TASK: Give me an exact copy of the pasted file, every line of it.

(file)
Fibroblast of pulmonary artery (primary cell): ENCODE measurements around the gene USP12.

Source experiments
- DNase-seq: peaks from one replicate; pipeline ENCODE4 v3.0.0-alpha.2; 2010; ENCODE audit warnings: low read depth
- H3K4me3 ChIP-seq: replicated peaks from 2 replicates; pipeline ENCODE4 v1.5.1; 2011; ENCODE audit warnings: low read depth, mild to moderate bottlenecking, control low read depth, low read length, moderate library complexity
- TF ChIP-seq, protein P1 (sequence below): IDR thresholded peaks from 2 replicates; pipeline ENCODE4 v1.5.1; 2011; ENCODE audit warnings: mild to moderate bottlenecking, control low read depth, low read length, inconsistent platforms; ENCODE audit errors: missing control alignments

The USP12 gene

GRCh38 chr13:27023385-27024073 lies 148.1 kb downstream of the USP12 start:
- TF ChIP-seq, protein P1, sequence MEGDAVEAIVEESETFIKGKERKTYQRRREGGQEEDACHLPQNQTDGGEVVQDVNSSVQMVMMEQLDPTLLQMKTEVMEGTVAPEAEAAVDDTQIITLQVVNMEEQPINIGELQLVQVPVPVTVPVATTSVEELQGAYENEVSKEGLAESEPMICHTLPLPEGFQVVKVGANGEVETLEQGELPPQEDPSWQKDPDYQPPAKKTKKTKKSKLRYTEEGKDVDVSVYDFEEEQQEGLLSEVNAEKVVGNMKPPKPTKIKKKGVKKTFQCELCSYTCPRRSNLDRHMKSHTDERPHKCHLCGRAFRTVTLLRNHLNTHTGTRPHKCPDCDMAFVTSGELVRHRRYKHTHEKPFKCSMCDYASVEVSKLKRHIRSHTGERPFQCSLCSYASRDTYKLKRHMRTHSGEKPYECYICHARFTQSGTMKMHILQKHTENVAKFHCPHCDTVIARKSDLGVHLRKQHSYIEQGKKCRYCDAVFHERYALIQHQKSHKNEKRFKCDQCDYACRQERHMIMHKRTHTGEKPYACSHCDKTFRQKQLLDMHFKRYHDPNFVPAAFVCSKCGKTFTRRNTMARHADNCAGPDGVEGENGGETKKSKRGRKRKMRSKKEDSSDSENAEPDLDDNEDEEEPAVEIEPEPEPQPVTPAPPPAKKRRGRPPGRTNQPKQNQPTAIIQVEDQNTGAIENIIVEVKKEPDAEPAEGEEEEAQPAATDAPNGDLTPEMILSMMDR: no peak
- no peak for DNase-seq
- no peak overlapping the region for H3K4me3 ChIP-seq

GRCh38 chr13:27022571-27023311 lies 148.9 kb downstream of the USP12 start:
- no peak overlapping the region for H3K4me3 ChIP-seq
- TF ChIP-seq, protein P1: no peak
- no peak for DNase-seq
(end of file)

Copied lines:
Fibroblast of pulmonary artery (primary cell): ENCODE measurements around the gene USP12.

Source experiments
- DNase-seq: peaks from one replicate; pipeline ENCODE4 v3.0.0-alpha.2; 2010; ENCODE audit warnings: low read depth
- H3K4me3 ChIP-seq: replicated peaks from 2 replicates; pipeline ENCODE4 v1.5.1; 2011; ENCODE audit warnings: low read depth, mild to moderate bottlenecking, control low read depth, low read length, moderate library complexity
- TF ChIP-seq, protein P1 (sequence below): IDR thresholded peaks from 2 replicates; pipeline ENCODE4 v1.5.1; 2011; ENCODE audit warnings: mild to moderate bottlenecking, control low read depth, low read length, inconsistent platforms; ENCODE audit errors: missing control alignments

The USP12 gene

GRCh38 chr13:27023385-27024073 lies 148.1 kb downstream of the USP12 start:
- TF ChIP-seq, protein P1, sequence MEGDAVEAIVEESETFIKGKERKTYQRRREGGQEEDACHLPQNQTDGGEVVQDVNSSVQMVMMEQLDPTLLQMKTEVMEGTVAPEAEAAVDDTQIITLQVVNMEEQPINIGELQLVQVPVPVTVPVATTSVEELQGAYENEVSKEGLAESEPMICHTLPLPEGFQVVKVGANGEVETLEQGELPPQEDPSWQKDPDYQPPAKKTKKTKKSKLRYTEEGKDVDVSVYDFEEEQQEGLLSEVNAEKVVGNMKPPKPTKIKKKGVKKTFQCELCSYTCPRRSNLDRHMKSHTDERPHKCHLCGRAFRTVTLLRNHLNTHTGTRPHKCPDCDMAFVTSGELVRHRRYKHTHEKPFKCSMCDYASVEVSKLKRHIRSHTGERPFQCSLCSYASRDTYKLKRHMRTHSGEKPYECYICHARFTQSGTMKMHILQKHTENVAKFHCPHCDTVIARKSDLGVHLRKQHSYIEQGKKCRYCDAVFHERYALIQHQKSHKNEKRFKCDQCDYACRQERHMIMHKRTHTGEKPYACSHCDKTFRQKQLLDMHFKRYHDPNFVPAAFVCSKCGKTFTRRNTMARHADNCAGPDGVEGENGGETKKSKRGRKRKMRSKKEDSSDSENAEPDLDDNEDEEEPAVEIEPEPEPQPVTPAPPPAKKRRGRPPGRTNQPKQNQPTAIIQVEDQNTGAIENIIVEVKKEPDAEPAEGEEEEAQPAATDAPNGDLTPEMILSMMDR: no peak
- no peak for DNase-seq
- no peak overlapping the region for H3K4me3 ChIP-seq

GRCh38 chr13:27022571-27023311 lies 148.9 kb downstream of the USP12 start:
- no peak overlapping the region for H3K4me3 ChIP-seq
- TF ChIP-seq, protein P1: no peak
- no peak for DNase-seq